Peter Brimelow Remembers Talk Show Host Bob Grant
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Bob Grant, the conservative radio host who died on New Year's Eve, is being honored by New York's WABC this weekend:

CUMULUS Talk WABC-A/NEW YORK will air a special this weekend about the late BOB GRANT (NET NEWS 1/2), who hosted at the station in 1984-96 and 2009-13.  The show, honoring the NEW YORK talk radio icon, will air SATURDAY (1/11) at 5p (ET) and SUNDAY (1/12) at 4p (ET), and will also be available for downloading at the station's website.

WABC To Air Special Honoring Bob Grant,, January 10, 2014

Grant was one of the first talk show hosts to call when I published my infamous National Review cover story Time To Rethink Immigration in 1992, and I really believe the tone of delighted excitement in his voice—Grant had been a lonely immigration patriot pioneer—contributed to my conclusion that it was safe for a professional journalist with a family to support to risk a book on the topic. (A mistake, as it turned out with the help of a little treachery from Bill Buckley).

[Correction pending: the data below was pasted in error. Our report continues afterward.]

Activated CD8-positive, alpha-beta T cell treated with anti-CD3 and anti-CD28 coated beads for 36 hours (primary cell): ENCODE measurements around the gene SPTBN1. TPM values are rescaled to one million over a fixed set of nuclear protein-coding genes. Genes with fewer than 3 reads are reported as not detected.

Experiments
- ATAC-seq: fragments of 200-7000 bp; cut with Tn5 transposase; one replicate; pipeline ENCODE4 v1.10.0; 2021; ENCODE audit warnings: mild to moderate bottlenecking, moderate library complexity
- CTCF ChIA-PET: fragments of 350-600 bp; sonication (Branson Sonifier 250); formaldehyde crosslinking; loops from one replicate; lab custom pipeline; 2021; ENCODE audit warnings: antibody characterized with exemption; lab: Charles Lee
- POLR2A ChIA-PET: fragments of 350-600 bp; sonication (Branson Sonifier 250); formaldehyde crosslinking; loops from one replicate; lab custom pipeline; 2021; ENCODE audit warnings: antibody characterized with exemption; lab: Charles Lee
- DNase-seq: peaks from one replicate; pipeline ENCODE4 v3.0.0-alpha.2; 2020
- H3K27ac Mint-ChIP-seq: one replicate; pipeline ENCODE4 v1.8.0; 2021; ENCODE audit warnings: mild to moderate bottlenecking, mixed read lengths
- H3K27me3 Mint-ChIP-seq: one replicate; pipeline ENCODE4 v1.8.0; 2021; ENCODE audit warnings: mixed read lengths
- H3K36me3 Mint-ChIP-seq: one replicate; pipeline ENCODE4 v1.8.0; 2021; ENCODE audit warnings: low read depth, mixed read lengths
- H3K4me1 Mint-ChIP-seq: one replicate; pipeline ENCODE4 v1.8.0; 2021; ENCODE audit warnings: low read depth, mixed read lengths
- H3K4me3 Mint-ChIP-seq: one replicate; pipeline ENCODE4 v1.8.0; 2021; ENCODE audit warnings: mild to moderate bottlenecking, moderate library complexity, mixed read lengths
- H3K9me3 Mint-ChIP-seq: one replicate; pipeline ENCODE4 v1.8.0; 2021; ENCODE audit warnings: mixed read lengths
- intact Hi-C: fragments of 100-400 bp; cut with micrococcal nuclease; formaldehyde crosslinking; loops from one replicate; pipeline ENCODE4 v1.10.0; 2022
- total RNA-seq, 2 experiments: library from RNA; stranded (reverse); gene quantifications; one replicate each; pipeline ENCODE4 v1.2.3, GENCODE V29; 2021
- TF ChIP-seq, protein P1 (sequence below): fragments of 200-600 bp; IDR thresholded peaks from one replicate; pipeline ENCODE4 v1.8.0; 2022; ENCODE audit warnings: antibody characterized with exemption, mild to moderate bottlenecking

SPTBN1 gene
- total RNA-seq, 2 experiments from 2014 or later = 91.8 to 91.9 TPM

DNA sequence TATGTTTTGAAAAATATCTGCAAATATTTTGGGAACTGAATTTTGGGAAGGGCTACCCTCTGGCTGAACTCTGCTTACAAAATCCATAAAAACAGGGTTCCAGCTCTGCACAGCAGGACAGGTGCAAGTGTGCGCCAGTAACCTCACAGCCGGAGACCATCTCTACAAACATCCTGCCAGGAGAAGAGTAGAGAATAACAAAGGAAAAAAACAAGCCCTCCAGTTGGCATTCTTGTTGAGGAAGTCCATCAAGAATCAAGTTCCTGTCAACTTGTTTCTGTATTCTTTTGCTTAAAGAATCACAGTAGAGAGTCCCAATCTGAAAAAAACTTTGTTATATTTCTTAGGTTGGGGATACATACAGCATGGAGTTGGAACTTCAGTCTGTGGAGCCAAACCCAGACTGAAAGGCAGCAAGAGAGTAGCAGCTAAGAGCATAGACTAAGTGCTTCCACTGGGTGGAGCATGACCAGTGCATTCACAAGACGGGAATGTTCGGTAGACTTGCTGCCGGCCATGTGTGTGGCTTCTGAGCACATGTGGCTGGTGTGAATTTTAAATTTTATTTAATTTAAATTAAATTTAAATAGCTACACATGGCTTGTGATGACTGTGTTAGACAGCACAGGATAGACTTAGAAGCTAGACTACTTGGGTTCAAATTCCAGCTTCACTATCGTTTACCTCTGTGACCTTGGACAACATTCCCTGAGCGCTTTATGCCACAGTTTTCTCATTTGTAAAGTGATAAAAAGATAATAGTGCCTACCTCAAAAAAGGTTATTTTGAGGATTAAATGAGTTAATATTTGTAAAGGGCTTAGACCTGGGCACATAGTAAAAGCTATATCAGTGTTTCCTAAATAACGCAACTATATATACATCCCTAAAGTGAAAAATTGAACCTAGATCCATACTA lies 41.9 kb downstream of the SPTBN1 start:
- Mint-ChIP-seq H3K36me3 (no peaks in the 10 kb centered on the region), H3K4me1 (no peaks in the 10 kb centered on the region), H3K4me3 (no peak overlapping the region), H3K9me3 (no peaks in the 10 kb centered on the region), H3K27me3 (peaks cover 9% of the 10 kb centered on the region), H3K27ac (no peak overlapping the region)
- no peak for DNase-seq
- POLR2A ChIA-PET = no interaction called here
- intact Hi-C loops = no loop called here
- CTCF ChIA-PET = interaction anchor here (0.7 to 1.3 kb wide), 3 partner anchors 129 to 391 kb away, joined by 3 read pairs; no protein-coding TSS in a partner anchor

When Alien Nation was published in 1995, Grant devoted a whole show to it, bringing me into his studio as a guest. "It's an advertisement," my Random House publicist marvelled, no doubt mindful of Grant's fearsome reputation.

But I was puzzled by Grant's off-air behavior. It's normal for talk show hosts to chat with their guests during commercial breaks, especially if they are in beleaguered agreement on a taboo issue like immigration. But Grant simply got up and left without a word, returning only as the show resumed. In fact, I don't think he addressed one word to me off-air. Nor did he look me in the eye, his own being glassy and unfocused.

At the time, I wondered if Grant was drinking. But I see that AP reports that the obituary prepared by Grant's New Jersey funeral home

says Mr. Grant “was a proud friend of Bill W. for 44 years” — a reference to William Wilson, a founder of Alcoholics Anonymous.

Probably it's just more evidence of the terrible, if generally unrecognized, toll that talk radio takes on its hosts.

Grant's subsequent slow eclipse was a symbol and a symptom of talk radio's decline. I was lucky to see him at his peak, and so was America.

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